On Thursday when Raiders president Marc Badain objected to a new proposal from committee SNTIC chairman Steve Hill. The original plan had the Raiders and Las Vegas Sands Corp providing $750 million toward the new stadium project. Badain noted that was the 7th most ever provided by a team and private financier, which makes their proposal seem more than fair. That is unless you ask the obvious other question - where does the remaining $750 million being asked from public funding rank?
The answer is it would be the most public funding in NFL history, some $130 million more than the $620 million which was used to build Lucas Oil Field in Indianapolis, according to Bloomberg online. So, you can see why the defense of the initial plan focused on the amount on one side of this proposal.
Badain was "not happy" with the alternative stadium proposal presented by Hill, which lowered the amount of public financing from $750 million to $550 million. That would raise the amount asked from private financing to $900 million, which Badain said would be third most in the league. Meanwhile even the lowered public funding amount would still be second most in the history of the NFL - some $50 million more than the brand spanking new facility set to open in Minnesota and over $100 million more than was asked to build the ‘Jerry World' palace in Dallas.
It's pretty easy to see why Mark Davis and the Raiders would prefer a new stadium in Vegas under these circumstances. Getting a record amount of public funding is quite a departure from the zero being offered from Oakland. That's a pretty sweet deal for Davis.
Proponents among the Vegas residents tout the fact that the taxes aren't coming from them, but from tourists. What they're missing is that's where a large portion of their public money comes from and if you spend that money on a stadium, you don't have it available for all the other things like infrastructure, police departments, schools, and most notably the currently proposed Las Vegas Convention Center expansion.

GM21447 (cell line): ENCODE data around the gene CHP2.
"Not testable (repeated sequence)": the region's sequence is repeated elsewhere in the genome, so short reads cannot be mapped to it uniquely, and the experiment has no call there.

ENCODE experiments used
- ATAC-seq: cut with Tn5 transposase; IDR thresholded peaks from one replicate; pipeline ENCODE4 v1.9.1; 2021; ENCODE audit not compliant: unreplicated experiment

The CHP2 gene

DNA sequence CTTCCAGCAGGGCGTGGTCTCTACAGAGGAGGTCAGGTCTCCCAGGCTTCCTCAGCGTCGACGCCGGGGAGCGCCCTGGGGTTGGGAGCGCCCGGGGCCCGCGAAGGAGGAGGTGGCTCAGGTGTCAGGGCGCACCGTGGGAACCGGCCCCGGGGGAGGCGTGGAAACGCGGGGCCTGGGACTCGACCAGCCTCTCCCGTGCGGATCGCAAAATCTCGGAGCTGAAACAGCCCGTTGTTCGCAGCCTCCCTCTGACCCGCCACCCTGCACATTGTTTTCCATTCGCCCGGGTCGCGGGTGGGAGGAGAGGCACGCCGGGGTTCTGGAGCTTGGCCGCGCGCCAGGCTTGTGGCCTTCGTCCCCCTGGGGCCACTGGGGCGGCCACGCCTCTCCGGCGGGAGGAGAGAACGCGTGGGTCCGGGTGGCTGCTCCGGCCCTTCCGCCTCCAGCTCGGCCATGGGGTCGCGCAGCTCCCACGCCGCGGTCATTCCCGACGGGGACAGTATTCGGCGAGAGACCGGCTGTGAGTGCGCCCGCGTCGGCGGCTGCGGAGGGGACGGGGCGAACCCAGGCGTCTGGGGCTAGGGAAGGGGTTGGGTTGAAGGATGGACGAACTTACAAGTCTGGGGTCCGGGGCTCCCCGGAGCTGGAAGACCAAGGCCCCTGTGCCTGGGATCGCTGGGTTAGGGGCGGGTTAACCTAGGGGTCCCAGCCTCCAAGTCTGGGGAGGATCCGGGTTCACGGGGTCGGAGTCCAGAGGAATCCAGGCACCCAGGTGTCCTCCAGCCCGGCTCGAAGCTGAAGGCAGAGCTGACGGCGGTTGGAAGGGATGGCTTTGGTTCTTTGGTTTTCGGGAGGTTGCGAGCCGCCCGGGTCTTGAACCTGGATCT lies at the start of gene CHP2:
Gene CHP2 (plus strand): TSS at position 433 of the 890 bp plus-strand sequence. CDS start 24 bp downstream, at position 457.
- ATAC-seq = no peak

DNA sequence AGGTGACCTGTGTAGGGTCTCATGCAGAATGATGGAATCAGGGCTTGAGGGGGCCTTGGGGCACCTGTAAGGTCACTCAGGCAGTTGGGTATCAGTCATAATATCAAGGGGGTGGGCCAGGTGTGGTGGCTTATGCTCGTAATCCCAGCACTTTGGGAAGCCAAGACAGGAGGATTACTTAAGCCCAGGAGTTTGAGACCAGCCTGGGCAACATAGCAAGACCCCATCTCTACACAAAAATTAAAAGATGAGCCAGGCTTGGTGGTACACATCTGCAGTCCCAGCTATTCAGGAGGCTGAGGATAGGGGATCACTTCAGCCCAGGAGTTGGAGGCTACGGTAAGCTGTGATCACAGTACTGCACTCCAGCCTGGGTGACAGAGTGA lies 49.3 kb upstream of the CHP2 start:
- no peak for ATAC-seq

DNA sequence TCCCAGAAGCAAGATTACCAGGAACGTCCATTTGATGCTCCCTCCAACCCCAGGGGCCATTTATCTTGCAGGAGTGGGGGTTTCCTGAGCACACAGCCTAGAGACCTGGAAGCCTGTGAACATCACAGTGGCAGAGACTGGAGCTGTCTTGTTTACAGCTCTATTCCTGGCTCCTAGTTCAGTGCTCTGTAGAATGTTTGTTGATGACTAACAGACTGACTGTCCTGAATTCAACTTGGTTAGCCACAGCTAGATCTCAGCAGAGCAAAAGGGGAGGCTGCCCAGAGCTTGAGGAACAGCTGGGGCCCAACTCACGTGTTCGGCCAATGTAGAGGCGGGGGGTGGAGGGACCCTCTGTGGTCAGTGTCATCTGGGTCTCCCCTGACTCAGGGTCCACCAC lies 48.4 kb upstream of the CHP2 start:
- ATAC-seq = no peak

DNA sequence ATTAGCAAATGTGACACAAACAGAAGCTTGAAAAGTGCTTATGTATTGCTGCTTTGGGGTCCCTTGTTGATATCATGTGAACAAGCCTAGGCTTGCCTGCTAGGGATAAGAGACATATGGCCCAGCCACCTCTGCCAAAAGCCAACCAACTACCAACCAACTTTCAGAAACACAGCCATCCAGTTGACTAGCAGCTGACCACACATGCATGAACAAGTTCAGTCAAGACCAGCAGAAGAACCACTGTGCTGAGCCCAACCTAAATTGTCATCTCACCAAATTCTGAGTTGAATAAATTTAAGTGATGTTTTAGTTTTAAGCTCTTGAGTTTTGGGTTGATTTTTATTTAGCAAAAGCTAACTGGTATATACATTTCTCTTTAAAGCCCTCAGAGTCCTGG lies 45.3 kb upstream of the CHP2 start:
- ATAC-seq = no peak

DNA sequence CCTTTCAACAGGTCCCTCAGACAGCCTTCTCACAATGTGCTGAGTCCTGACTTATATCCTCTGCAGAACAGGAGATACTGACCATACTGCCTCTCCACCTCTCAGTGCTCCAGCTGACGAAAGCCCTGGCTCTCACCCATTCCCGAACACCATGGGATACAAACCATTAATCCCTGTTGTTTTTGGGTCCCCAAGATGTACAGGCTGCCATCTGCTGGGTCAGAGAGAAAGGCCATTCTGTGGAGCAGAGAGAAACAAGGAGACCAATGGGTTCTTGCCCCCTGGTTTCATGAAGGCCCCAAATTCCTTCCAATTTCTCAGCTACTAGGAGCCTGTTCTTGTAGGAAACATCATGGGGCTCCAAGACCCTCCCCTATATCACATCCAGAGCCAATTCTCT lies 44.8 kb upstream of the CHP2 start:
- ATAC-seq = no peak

If you were looking for the Las Vegas media to raise any serious concerns about the drawbacks to the stadium proposal, you are unlikely to find it. The Las Vegas Review-Journal was purchased last year by LV Sands Corp owner Sheldon Adelson - a man worth $23.6 billion - who politico recently reported was exercising editorial control on the paper up to and including squashing articles that could be perceived as negative with regard to his stadium investment.
The objections are out there, though, including Clark County Commissioner Chris Giunchigliani who wrote a strongly worded letter to Chairman Hill this week urging him not to approve the stadium proposal.
"A proposed stadium is nothing more than a distraction to the discussion of updating the LVCVA and its proposed expansion." Giunchigliani wrote. "Room taxes are public and if someone wishes to build a stadium they should use their private dollars to build it - no public taxes should be utilized in any format."
Hill then sent out his alternative proposal Wednesday, which featured $200 million less being asked from taxes, and laid out that alternative proposal in detail at the meeting on Thursday.
As has been pointed out a number of times before, including a full episode of HBO's Last Week Tonight (below), communities don't get back the return on investment they think they will from a new stadium.
That is a common stance among economists as Victor Matheson, sports economist at College of the Holy Cross in Worcester, Massachusetts, told Bloomberg this week.
"Cities are often wildly optimistic about the amount of new revenue pro sports teams will generate. I have never seen a city spending money on an NFL team make up its investment. In Las Vegas you're just going to be filling up a hotel that was going to be full anyway."
Las Vegas just got an NHL expansion team to inhabit the completely privately financed and already constructed T-Mobile arena. The city would love to get an NFL team as well. Who wouldn't? But how badly do they want it? Badly enough to front considerably more than any city has ever paid for a new NFL stadium? We'll see.